I agree Sean...I just had my kids build bridges out of popsicle sticks...one little fella has a bridge at home too...to me, that homework is what its all about!ReplyDelete
Inspiration results from teachers creating context for learning, and then letting go of the reins a bit... let the context shape perspective. Students have to look through the lens that frames meaning in what they learn, and context is the frame.ReplyDelete
Thanks for our comment!
I always suspect that our "homework/schoolwork" dichotomy is entirely wrong. After all, 99% of human learning takes place outside of school. And learning in school is usually slowest, and least efficient.ReplyDelete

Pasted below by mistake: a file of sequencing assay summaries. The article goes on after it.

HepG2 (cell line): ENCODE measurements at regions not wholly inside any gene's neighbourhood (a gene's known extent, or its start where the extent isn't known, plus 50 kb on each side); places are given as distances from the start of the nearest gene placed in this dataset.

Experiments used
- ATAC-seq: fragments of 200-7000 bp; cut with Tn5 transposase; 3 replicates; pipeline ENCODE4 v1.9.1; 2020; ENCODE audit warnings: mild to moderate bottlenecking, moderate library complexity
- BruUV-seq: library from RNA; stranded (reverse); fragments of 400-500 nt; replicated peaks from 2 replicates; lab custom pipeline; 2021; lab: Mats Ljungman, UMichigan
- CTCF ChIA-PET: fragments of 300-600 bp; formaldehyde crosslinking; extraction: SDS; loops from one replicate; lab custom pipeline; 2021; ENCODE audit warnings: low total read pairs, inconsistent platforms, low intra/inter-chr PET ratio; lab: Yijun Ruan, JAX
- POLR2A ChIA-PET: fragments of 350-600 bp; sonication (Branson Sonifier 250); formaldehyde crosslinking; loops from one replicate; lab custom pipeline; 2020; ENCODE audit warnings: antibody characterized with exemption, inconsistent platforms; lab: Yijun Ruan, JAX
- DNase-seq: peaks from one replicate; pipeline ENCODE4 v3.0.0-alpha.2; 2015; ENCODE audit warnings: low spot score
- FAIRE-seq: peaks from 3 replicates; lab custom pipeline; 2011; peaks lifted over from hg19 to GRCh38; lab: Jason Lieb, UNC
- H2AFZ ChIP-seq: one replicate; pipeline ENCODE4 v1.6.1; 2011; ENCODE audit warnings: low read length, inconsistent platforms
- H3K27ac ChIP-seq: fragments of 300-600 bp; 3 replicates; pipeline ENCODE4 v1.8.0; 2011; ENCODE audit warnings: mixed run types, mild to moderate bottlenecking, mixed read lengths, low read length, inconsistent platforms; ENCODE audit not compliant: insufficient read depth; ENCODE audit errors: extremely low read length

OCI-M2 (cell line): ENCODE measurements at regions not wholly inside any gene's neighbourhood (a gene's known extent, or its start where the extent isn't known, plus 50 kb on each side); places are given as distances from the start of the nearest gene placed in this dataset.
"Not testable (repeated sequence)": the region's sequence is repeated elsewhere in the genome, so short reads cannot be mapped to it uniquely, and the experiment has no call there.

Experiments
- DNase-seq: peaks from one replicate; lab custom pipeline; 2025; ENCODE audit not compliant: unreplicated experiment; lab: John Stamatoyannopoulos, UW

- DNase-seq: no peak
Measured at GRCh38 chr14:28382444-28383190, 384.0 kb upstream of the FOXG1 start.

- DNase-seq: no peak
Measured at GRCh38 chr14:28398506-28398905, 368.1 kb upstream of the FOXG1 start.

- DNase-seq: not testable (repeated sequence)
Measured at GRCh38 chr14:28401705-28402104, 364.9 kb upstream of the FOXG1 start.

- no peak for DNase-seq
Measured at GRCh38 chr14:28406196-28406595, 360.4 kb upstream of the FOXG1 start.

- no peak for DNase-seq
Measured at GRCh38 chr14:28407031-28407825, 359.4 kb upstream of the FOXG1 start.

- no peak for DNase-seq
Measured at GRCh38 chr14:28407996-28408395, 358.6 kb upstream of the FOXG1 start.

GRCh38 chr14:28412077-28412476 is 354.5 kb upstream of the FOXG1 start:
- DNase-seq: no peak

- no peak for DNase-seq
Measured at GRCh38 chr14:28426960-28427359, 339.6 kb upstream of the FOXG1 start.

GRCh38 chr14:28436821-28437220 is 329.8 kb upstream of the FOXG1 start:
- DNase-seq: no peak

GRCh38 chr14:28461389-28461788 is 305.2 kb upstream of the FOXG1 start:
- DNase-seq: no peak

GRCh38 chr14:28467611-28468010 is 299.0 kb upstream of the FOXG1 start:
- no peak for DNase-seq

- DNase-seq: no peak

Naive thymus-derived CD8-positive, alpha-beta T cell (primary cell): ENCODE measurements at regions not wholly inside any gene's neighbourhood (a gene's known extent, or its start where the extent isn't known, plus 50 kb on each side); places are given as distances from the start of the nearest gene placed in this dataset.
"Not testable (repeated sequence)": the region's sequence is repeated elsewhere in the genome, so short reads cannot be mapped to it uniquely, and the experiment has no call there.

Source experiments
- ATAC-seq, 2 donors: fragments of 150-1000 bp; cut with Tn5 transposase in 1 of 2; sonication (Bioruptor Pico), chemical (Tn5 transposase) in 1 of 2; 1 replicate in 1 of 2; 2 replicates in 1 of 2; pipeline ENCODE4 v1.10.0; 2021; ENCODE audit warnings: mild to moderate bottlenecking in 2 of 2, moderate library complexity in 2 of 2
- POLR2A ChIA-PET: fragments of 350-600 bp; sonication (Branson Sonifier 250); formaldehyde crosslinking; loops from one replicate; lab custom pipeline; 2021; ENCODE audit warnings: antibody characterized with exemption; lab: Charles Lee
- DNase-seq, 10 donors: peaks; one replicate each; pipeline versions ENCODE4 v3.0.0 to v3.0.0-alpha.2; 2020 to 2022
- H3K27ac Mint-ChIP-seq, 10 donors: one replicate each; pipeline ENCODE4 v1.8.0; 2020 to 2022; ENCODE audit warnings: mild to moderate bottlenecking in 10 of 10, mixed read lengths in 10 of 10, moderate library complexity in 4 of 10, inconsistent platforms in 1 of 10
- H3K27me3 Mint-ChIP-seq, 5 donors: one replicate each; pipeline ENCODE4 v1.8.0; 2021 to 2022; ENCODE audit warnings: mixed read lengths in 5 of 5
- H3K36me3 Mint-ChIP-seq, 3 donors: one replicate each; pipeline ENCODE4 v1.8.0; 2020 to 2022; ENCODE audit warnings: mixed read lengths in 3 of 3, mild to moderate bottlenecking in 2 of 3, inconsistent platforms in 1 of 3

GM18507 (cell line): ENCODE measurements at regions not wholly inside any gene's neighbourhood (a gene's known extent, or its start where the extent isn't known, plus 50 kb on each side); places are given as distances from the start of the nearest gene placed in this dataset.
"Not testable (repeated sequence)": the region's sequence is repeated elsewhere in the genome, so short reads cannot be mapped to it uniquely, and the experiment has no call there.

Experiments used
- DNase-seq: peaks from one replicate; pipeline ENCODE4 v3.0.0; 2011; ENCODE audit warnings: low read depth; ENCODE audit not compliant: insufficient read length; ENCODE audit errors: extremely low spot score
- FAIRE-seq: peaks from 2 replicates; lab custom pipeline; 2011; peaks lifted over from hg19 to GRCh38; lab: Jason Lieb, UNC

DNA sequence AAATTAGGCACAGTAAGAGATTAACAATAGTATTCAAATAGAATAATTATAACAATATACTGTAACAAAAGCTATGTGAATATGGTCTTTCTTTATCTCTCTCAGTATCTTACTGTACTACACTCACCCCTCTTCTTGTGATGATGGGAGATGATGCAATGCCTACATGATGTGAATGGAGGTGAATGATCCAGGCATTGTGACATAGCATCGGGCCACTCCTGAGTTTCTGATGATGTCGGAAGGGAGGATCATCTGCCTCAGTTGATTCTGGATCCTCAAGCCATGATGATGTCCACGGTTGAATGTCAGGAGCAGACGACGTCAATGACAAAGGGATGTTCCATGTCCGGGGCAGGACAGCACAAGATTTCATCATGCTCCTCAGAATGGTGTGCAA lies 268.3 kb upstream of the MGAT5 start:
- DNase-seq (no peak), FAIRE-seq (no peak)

So, the questions are, how do we make schoolwork relevant to student learning and student needs, and how do we use schoolwork to inspire advanced and improved lifetime learning interests and skills.
So, today, rather than sending your students home from school with school related work, reverse the process. Begin your day by bringing your students' experiences into the school day, and linking those experiences to the new opportunities for academic investigation.
- Ira Socol
This is a fantastic concept Ira... thanks for your comment.ReplyDelete
I like the idea that learning is organic and fluid... we formalize curriculum, and school in general, in so many ways I'm not sure are necessary to promote active and authentic teaching and learning.